The number of workplace deaths increased by 2% from 2013 to 2014, according to the federal government. A preliminary total of 4,679 work fatalities were reported in the U.S. in 2014.
That’s 3.3 deaths per 100,000 full-time equivalent workers for 2013 and 2014.
This data will be revised by the Bureau of Labor Statistics in spring 2016. Over the last five years, BLS has reported net increases to the preliminary count averaging 173 cases. The highest rate of increase from preliminary to final count was 6% in 2012. If the 2014 preliminary count increases by 6%, the total number of workplace deaths could brush up against 5,000 (4,960 for a 6% increase).
The last year in which there were 5,000 or more workplace deaths in the U.S. was 2008 when there were 5,214. The total has been below 4,700 every year since 2009.
U.S. Labor Secretary Thomas Perez noted that on average, 13 U.S. workers die on the job each day. “These numbers underscore the urgent need for employers to provide a safe workplace for their employees as the law requires,” Perez said.
Some specifics from the BLS report:
- Fatal injuries increased 9% in private goods-producing industries
- Deaths from slips, trips and falls increased 10%
- Fatal work injuries involving workers 55 and older rose 9%, the highest total for these workers ever
- 797 of the fatalities involved contract workers, a 6% increase; overall, contract worker deaths account for 17% of the total
- Police deaths increased by 17%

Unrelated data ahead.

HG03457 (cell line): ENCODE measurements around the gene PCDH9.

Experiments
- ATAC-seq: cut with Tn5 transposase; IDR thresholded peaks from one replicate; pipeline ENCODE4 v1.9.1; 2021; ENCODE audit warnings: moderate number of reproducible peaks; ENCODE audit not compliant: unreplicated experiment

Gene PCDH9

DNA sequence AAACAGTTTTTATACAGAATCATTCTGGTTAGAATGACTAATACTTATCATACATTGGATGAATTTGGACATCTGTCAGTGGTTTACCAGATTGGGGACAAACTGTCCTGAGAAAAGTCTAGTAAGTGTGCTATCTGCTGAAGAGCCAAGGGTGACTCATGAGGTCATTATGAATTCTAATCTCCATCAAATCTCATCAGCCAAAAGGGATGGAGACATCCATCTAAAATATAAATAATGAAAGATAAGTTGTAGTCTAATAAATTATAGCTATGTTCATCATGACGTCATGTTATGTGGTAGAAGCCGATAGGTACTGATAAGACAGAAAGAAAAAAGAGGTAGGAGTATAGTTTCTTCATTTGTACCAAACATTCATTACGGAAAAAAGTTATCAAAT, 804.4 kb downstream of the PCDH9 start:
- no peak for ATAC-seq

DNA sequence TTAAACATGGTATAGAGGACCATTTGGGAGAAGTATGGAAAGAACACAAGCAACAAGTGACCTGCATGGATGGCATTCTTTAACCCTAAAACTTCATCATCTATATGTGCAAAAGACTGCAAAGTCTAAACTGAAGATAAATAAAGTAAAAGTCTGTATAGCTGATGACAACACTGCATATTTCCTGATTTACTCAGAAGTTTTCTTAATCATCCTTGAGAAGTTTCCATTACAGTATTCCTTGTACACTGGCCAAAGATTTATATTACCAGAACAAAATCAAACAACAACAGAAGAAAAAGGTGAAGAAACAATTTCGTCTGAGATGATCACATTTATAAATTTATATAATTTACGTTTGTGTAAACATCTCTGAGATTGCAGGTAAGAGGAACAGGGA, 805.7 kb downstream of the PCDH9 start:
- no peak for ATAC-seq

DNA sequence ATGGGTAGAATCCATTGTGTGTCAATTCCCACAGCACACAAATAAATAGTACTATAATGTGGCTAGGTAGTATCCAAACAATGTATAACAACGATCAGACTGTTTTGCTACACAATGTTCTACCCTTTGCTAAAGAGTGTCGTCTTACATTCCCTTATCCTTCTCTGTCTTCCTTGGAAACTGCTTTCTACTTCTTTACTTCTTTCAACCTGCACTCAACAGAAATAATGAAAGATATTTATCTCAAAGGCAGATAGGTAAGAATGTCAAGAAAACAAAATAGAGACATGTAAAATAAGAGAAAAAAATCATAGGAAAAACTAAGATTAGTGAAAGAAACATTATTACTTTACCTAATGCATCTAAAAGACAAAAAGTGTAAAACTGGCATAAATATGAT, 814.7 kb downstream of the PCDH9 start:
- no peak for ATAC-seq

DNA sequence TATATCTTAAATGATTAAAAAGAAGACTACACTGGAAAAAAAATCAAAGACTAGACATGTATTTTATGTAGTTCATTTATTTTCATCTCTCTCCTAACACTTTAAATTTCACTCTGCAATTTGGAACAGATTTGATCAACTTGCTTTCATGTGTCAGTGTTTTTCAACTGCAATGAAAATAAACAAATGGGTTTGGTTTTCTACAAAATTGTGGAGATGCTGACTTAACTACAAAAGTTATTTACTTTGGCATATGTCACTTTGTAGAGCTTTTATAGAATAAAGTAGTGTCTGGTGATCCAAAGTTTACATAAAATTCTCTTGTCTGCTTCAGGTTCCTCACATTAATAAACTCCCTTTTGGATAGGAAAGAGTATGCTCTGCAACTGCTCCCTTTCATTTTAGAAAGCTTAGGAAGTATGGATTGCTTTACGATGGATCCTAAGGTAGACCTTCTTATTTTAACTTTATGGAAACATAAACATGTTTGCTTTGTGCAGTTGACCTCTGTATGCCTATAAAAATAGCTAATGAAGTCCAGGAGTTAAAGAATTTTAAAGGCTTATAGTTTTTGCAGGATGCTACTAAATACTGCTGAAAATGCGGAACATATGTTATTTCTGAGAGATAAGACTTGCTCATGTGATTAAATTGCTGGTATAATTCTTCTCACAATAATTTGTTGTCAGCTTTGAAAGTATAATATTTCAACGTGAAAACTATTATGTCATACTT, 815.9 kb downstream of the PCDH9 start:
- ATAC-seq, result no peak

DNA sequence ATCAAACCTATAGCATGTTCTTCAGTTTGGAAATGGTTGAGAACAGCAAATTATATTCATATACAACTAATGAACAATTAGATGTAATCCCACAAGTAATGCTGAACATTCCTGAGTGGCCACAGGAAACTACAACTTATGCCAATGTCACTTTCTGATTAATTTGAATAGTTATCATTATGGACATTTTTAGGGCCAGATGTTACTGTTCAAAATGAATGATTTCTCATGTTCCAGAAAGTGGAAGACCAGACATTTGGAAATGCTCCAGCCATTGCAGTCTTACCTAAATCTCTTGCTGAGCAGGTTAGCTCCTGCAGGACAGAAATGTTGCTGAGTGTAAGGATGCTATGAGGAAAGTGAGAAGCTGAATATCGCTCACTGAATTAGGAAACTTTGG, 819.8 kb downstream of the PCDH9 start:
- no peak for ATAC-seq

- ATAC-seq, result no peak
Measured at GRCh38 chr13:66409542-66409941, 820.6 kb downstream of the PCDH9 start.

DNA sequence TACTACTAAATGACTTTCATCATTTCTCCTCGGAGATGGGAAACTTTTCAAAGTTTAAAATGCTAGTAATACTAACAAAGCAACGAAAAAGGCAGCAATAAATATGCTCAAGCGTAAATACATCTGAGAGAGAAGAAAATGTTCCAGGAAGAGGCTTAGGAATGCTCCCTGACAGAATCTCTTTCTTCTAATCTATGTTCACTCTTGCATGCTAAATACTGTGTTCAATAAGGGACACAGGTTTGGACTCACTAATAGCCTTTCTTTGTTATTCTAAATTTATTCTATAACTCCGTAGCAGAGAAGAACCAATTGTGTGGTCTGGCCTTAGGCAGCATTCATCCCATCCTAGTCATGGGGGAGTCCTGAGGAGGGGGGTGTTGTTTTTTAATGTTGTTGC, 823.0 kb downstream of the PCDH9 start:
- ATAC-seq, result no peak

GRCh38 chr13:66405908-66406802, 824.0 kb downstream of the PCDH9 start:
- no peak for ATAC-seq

- Transportation incidents accounted for 40% of fatal workplace injuries
- Fatalities due to violence decreased in 2014
- Deaths due to fires decreased 35%
- There were 163 incidents in which more than one worker was killed, an average of three such events per week
- By occupation, transportation and material moving accounted for the largest share of workplace deaths at 28%, a 3% increase
- Fatalities in construction and extraction increased 5%, the highest total for this group since 2008
- The number of fatal work injuries among protective service occupations decreased 15%
- Fatalities among farming, fishing and forestry rose 9%
- Among industries, fatality totals were higher for mining, quarrying, and oil and gas production; agriculture, forestry, fishing and hunting; manufacturing; and construction, and
- 24 states reported higher numbers of fatal work injuries in 2014 than in 2013, while 22 states and the District of Columbia reported lower numbers. Four states stayed the same.